Women and Gender Equality

illustration

ILOSTAT data show that progress is needed in many areas and in every region to achieve gender equality in the labour market. While most of us are aware that women are often paid less than men in the same occupation, ILOSTAT data show where the gaps are largest. The median gender wage gap for 115 countries with available data is 14% in favor of men. And male-dominated occupations have even higher wage premiums for men.

women in Guinea

Women and girls make up half of the world’s population and, therefore, also half of its potential. Gender equality, besides being a fundamental human right, is essential to achieve peaceful societies, with full human potential and sustainable development. Unfortunately, there is still a long way to go to achieve full equality of rights and opportunities between men and women, warns UN Women. This year marks the 25th anniversary of the Beijing Platform for Action, and 5 years since the adoption of the Sustainable Development Goals. Let’s make 2020 the year of equality!

Francy Jaramillo

Francy L. Jaramillo Piedrahita is a human rights defender with over a decade of experience working on women’s rights, LGBTQ issues and peacebuilding in Colombia. Read her story.

illustration of women's human rights

Women are entitled to the full and equal enjoyment of all of their human rights and to be free from all forms of discrimination. See the full infographic on the various aspects of women's human rights, prepared by UN Women.

family planning in Iraq

The world has seen both peril and promise in the last 10 years. But it is worth looking back at the gains humanity has made – especially in addressing gender inequality. Here are four changes that have helped define the last 10 years as a decade of growing voices and choices for women and girls. 

collage of women's achievements in 2019

From the first all-woman spacewalk to Sudanese women leading the country’s revolution, the last 12 months have seen some incredible achievements by and for women. Next year, 2020, is expected to be an even bigger year for women’s rights worldwide. It will mark several milestones, such as the 25th anniversary of the Beijing Platform for Action, the most progressive global agenda for women’s rights adopted by 189 countries in 1995, and five years since the adoption of the Sustainable Development Goals, among others. Women’s rights can’t wait, won’t wait. As 2019 comes to an end, we’re taking a look back at some of the memorable moments for gender equality and women’s rights around the world.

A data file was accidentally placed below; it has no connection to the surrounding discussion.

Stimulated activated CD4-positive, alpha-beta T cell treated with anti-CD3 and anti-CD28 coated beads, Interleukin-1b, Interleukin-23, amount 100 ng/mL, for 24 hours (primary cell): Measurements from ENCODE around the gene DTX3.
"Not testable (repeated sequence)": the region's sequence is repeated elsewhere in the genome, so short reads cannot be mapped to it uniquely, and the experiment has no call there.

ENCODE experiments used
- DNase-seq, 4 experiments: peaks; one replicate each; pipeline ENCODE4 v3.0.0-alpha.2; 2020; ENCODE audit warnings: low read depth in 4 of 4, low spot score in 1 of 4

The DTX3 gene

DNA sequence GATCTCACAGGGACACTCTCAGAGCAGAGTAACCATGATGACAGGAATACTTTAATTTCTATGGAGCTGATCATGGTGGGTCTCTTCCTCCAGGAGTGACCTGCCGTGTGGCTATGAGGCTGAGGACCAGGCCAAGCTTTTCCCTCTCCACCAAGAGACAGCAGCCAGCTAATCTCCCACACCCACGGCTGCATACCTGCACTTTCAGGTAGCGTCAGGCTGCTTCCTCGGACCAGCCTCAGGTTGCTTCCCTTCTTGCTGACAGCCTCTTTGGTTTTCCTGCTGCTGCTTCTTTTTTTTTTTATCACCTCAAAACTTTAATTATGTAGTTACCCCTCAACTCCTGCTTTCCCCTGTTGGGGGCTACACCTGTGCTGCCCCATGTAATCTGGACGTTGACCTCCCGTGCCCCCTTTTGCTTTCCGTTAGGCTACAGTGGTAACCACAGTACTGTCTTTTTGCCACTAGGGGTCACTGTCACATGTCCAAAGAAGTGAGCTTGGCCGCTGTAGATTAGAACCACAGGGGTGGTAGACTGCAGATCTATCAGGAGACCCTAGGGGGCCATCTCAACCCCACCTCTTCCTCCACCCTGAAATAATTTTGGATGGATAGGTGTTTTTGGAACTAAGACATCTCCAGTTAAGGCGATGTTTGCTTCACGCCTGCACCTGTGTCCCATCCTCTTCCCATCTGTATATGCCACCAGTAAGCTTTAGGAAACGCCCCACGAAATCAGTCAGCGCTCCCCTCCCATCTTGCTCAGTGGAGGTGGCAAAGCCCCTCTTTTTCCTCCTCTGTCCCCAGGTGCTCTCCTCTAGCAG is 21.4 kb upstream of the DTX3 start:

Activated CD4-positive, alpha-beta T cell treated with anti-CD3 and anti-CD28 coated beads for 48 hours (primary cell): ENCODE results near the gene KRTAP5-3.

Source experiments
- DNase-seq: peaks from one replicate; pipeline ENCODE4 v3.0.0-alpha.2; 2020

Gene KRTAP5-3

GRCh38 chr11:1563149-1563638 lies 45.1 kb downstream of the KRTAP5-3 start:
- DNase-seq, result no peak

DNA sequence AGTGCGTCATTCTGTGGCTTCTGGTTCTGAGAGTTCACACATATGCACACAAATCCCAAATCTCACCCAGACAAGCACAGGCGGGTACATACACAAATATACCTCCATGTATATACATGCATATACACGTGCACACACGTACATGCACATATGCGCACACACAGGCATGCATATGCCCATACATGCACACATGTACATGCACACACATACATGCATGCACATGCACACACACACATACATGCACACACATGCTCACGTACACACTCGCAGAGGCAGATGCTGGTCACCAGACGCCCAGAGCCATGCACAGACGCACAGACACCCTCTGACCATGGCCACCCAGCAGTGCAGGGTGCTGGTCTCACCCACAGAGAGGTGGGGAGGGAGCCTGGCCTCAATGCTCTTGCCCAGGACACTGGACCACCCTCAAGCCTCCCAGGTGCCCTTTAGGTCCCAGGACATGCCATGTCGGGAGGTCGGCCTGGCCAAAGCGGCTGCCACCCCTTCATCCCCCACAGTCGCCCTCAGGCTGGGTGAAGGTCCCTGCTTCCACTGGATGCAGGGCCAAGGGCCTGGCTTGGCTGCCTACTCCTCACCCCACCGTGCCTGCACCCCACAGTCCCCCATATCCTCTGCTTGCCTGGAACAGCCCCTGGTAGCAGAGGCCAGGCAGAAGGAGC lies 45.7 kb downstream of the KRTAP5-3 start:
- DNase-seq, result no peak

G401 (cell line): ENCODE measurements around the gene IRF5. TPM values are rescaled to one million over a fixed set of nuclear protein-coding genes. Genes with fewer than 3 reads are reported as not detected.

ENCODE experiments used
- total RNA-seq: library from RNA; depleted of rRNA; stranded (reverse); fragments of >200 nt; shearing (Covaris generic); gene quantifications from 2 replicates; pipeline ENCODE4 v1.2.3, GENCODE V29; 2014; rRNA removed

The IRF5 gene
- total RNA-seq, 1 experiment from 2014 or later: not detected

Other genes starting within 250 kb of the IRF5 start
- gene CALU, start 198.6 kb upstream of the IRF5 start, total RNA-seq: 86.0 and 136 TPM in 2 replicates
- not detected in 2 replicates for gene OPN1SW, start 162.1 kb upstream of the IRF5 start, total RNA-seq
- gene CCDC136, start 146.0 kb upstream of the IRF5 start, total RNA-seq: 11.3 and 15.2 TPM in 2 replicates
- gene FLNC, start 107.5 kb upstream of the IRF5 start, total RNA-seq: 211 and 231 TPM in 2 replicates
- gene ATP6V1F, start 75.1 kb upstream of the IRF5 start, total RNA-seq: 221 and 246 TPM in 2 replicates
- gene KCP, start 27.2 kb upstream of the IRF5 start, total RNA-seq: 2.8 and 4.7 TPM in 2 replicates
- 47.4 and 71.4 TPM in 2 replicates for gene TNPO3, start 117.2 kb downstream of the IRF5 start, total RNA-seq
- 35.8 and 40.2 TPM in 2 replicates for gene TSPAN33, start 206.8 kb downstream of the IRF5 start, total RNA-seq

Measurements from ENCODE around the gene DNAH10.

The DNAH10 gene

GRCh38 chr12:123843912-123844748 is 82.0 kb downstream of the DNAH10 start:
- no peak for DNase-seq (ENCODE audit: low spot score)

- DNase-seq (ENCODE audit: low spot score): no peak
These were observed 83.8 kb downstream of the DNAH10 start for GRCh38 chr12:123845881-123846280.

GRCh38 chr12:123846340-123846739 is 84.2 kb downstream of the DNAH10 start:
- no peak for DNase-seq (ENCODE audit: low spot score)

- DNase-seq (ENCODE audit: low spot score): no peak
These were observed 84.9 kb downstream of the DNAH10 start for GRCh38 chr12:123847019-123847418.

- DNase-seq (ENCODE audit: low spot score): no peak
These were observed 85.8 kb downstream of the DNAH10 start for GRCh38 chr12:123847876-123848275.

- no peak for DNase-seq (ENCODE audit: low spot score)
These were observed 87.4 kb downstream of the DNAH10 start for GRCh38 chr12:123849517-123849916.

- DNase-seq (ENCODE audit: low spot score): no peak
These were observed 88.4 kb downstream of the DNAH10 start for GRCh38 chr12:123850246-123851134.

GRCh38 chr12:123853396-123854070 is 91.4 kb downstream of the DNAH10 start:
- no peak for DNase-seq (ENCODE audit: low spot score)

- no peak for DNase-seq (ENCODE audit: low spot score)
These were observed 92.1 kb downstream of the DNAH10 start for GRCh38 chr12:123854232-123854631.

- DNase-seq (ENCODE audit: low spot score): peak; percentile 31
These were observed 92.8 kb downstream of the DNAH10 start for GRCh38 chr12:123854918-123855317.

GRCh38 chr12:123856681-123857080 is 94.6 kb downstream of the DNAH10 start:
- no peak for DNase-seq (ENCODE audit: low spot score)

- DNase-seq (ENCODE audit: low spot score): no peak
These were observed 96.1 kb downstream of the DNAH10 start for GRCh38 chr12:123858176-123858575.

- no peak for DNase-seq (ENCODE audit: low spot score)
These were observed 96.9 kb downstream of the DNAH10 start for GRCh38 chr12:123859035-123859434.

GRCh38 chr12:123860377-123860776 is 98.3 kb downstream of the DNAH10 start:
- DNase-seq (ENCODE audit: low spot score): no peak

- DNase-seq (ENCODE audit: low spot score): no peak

Kenyan girl

Access to health is a basic right, one that is central to a life of dignity. Maternal health is still one of the biggest concerns worldwide. In a three-part series, UNOPS explores the trials, triumphs and hopes of a community that live in Turkana, one of Kenya’s poorest counties.

women and children in orange t-shirts perform

The world went orange: Putting a spotlight on ending violence against women

Wael Abu Ismael, Freeh Abu T’ema and Mossa Abu Taema

Wael Abu Ismael, Freeh Abu T’ema and Mossa Abu Taema are ambassadors of change to end early marriages in Khan Younis, a border town in the Gaza Strip, Palestine, where early and child marriages are common. They have undergone a training delivered by a community-based organization, the Future Brilliant Society, as part of UN Women’s Regional Men and Women for Gender Equality Programme. The ambassadors have prevented early marriages in 50 families and counting.

women and children holding up SDG cards

Violence against women is one of the biggest violations of human rights and a major impediment to achieving the Sustainable Development Goals. Violence against women and girls is preventable if we address the risk factors and underlying harmful social norms that perpetuate and excuse violence, and if hold perpetrators accountable.

Dina Smailova

Consent is active, given freely, informed, specific and reversible. Creating a culture of consent requires all of us to consciously shift the way we engage with others. Use consent to create a safe sexual space.

One story about rape is one story too many.

illustration: women and men stand in solidarity

Rape culture is the social environment that allows sexual violence to be normalized and justified, fueled by the persistent gender inequalities and attitudes about gender and sexuality. Naming it is the first step to dismantling rape culture. From the attitudes we have about gender identities to the policies we support in our communities, we can all take action to stand against rape culture.

Ajna Jusić

Ajna Jusić, 26 years old, is the President of the Forgotten Children of War Association, a psychologist and a feminist from Sarajevo, Bosnia and Herzegovina.

silhouettes of 3 women

For the 16 Days of Activism against Gender-Based Violence, from 25 November to 10 December, and under the umbrella of the Generation Equality campaign to mark the 25th anniversary of the Beijing Declaration and Platform for Action, UN Secretary-General’s UNiTE by 2030 to End Violence against Women campaign is calling upon people from all walks of life, across generations, to take our boldest stand yet against rape. It’s time to take a stand to dismantle rape culture.